Topics: Physical Geography - 1.1 Europe
Europe is traditionally reckoned as one of seven continents. Physiographically, however, it is the northwestern peninsula of the larger landmass known as Eurasia (or Afro-Eurasia): Asia occupies the eastern bulk of this continuous landmass (save the Suez Canal separating Asia and Africa) and all share a common continental shelf. Europe's eastern frontier is delineated by the Ural Mountains in Russia. The south-east boundary with Asia is not universally defined. Most commonly the Ural or, alternatively, the Emba River serve as possible boundaries. The boundary continues to the Caspian Sea, the crest of the Caucasus Mountains or, alternatively, the Kura River in the Caucasus, and on to the Black Sea; the Bosporus, the Sea of Marmara, and the Dardanelles conclude the Asian boundary. The Mediterranean Sea to the south separates Europe from Africa. The western boundary is the Atlantic Ocean; Iceland, though on the Mid-Atlantic Ridge and nearer to Greenland (North America) than mainland Europe, is generally included in Europe for cultural reasons. There is ongoing debate on where the geographical centre of Europe is.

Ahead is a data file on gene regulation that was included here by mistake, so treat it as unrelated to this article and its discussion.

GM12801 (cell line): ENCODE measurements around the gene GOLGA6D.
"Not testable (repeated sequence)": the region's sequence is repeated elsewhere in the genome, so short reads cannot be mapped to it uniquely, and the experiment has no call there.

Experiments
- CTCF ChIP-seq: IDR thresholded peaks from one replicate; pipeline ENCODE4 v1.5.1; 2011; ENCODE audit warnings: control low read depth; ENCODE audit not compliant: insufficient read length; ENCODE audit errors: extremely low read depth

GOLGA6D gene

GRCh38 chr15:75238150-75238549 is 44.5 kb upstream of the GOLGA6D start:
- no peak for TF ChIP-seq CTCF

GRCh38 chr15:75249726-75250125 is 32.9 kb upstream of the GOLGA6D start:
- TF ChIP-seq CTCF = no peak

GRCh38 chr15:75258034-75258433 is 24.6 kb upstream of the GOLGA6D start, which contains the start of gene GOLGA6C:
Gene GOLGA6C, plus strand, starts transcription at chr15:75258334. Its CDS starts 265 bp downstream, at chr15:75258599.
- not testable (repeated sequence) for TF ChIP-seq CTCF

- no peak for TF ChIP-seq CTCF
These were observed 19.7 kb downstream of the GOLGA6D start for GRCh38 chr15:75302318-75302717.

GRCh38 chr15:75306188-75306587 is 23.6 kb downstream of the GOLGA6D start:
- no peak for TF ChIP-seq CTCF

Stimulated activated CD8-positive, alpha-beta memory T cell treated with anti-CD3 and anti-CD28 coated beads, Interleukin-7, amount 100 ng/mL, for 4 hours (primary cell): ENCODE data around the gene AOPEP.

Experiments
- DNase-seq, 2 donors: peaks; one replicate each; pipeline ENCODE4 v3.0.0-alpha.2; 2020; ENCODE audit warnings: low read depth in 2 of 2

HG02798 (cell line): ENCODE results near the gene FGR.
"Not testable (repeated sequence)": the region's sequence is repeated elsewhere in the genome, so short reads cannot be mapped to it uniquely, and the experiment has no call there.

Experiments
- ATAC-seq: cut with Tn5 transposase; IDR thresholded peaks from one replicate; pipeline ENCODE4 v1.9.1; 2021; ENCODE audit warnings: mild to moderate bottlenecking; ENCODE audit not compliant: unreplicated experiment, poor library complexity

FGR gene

The idea of a European "continent" is not universally held. Some geographical texts refer to a Eurasian Continent, or to a European subcontinent, given that Europe is not surrounded by sea and is, in any case, much more a cultural than a geographically definable area.
In terms of shape, Europe is a collection of connected peninsulas. The two largest of these are "mainland" Europe and Scandinavia to the north, divided from each other by the Baltic Sea. Three smaller peninsulas—Iberia, Italy and the Balkans—emerge from the southern margin of the mainland into the Mediterranean Sea, which separates Europe from Africa. Eastward, mainland Europe widens much like the mouth of a funnel, until the boundary with Asia is reached at the Ural Mountains.
Land relief in Europe shows great variation within relatively small areas. The southern regions are mountainous, while moving north the terrain descends from the high Alps, Pyrenees and Carpathians, through hilly uplands, into broad, low northern plains, which are vast in the east. An arc of uplands also exists along the northwestern seaboard, beginning in the western British Isles and continuing along the mountainous, fjord-cut spine of Norway.
This description is simplified. Sub-regions such as Iberia and Italy contain their own complex features, as does mainland Europe itself, where the relief contains many plateaus, river valleys and basins that complicate the general trend. Iceland and the British Isles are special cases. The former is a land unto itself in the northern ocean which is counted as part of Europe, while the latter are upland areas that were once joined to the mainland until rising sea levels cut them off.
The few generalizations that can be made about the relief of Europe make it less than surprising that the continent's many separate regions provided homes for many separate nations throughout history.